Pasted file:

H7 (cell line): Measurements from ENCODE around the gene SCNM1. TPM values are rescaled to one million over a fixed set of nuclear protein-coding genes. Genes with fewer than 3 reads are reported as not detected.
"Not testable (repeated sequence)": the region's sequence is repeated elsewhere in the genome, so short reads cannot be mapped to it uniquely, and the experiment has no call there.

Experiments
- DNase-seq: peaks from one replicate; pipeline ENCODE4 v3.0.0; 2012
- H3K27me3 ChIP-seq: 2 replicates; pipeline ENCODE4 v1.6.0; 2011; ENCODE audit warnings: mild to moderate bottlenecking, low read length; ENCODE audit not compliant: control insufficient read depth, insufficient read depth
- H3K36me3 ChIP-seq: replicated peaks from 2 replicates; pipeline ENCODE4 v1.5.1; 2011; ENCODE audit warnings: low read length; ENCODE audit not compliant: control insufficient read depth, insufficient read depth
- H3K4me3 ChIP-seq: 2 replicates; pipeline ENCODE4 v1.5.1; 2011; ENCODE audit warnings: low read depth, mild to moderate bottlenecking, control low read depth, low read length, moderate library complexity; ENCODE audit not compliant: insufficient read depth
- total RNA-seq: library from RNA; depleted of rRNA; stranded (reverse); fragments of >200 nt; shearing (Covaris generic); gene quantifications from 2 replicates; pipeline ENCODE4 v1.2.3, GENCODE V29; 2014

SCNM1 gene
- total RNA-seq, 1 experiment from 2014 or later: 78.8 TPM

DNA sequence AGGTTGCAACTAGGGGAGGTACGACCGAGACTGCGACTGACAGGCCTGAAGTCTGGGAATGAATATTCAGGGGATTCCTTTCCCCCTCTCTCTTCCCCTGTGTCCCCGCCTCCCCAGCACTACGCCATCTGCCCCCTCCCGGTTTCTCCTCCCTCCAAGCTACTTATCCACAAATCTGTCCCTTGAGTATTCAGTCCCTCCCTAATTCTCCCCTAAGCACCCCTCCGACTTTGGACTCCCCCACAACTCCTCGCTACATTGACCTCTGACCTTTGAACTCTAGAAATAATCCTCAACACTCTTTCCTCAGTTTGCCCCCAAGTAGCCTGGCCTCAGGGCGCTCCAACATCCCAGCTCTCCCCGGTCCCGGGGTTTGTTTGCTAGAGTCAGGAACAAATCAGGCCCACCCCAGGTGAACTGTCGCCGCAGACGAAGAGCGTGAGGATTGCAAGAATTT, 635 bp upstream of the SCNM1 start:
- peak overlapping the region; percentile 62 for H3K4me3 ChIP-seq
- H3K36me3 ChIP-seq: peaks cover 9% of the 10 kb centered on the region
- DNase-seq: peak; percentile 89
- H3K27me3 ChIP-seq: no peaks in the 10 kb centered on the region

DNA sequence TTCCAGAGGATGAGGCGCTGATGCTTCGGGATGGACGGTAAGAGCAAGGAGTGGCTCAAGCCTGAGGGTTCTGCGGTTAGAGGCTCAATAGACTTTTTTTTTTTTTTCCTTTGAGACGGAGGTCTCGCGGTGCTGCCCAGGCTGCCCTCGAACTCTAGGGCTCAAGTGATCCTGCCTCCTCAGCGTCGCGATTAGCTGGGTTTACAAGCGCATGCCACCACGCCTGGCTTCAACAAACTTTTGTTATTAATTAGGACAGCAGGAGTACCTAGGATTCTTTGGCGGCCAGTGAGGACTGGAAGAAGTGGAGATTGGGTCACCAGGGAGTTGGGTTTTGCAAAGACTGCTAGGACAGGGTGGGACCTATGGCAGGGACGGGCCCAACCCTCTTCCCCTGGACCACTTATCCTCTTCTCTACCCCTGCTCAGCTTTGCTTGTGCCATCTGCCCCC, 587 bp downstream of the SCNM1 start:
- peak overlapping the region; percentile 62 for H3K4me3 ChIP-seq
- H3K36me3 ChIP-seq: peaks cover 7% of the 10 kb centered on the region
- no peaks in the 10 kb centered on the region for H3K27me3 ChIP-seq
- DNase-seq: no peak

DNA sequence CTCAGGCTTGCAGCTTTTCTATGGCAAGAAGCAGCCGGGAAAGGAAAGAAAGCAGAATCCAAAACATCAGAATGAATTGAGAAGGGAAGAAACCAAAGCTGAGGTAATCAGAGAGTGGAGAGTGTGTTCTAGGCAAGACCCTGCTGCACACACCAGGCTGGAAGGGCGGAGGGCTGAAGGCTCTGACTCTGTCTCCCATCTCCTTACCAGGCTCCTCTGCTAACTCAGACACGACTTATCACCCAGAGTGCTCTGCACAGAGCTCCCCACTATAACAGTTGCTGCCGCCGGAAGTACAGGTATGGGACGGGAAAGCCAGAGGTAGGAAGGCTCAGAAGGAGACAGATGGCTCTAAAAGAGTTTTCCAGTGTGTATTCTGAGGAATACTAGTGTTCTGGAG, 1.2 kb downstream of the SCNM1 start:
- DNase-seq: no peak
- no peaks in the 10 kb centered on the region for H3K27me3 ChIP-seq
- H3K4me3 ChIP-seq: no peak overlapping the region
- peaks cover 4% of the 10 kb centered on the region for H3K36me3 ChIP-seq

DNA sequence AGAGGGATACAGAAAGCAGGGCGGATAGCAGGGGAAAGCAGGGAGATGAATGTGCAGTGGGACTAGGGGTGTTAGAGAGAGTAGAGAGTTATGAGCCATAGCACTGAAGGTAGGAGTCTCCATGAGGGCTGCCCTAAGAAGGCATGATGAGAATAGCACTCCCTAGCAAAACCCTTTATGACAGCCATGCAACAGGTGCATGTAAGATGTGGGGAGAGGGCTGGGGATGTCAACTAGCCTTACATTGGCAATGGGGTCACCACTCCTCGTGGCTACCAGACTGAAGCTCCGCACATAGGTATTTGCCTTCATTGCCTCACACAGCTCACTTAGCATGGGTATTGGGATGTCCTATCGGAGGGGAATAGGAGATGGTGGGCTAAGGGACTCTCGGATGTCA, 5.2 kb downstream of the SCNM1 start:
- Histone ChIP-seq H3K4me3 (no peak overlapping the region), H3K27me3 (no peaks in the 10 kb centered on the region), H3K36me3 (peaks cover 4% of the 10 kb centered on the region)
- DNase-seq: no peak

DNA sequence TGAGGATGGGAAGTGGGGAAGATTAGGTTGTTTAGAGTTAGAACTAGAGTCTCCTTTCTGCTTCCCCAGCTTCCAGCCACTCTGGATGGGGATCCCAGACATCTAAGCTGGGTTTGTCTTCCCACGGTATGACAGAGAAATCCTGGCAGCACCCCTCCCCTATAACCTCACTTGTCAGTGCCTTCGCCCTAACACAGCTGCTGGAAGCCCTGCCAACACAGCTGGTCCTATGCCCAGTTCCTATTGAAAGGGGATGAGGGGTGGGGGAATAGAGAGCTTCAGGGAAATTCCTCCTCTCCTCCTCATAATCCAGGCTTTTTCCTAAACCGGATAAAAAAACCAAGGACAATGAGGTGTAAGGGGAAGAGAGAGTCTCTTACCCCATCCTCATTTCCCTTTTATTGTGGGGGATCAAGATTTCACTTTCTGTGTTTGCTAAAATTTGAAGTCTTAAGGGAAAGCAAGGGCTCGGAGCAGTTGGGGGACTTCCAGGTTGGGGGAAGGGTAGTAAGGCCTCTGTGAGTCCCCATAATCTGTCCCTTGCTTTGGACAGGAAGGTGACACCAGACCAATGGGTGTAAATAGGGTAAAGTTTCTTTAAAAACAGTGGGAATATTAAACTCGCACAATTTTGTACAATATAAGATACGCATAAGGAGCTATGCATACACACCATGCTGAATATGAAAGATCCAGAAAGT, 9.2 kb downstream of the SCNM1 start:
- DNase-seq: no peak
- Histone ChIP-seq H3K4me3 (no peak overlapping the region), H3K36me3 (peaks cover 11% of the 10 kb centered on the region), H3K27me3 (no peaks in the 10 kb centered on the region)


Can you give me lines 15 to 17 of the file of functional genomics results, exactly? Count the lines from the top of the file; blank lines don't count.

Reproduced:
- H3K27me3 ChIP-seq: no peaks in the 10 kb centered on the region

DNA sequence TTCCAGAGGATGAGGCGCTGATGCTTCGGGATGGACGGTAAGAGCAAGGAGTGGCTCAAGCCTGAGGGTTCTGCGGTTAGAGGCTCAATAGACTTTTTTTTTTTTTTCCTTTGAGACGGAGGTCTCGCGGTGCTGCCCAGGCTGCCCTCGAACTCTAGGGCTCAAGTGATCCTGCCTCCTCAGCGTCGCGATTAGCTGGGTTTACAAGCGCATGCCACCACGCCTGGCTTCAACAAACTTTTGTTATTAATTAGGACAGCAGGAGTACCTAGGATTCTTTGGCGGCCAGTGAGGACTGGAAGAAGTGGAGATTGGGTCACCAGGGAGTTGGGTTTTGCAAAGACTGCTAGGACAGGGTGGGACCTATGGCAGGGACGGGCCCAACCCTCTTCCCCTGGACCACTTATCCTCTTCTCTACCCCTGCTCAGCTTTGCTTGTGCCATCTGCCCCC, 587 bp downstream of the SCNM1 start:
- peak overlapping the region; percentile 62 for H3K4me3 ChIP-seq